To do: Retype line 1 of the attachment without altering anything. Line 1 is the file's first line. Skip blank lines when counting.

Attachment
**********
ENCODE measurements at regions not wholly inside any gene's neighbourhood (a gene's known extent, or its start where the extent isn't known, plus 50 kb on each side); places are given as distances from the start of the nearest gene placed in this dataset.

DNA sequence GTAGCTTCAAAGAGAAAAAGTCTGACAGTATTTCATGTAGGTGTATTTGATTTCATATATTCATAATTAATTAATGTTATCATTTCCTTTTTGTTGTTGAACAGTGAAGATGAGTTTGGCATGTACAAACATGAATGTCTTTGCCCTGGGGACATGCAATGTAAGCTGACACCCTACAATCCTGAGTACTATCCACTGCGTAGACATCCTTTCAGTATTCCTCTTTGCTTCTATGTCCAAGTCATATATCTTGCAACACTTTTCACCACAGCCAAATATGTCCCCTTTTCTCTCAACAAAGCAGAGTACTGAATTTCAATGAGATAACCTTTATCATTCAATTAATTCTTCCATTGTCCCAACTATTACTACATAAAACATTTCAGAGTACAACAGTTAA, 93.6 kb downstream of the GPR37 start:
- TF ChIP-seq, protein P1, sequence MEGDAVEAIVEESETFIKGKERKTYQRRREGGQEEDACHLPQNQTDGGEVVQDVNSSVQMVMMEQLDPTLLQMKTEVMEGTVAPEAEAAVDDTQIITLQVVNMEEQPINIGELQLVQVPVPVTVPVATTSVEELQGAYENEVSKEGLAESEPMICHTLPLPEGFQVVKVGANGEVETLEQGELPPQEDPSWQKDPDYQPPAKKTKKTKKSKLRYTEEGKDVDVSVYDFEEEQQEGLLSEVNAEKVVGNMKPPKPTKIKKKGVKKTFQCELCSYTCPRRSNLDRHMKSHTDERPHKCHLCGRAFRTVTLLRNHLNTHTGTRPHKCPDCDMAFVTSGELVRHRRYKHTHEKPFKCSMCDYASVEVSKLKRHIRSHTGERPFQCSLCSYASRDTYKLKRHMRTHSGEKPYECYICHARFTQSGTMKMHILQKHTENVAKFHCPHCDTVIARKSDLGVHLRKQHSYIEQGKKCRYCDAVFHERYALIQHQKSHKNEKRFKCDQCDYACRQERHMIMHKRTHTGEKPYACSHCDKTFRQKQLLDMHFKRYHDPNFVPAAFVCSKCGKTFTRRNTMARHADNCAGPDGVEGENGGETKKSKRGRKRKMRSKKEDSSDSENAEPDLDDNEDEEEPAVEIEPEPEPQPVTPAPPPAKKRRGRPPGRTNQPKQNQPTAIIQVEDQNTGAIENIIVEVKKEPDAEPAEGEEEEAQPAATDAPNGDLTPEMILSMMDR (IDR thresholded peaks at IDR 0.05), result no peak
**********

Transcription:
ENCODE measurements at regions not wholly inside any gene's neighbourhood (a gene's known extent, or its start where the extent isn't known, plus 50 kb on each side); places are given as distances from the start of the nearest gene placed in this dataset.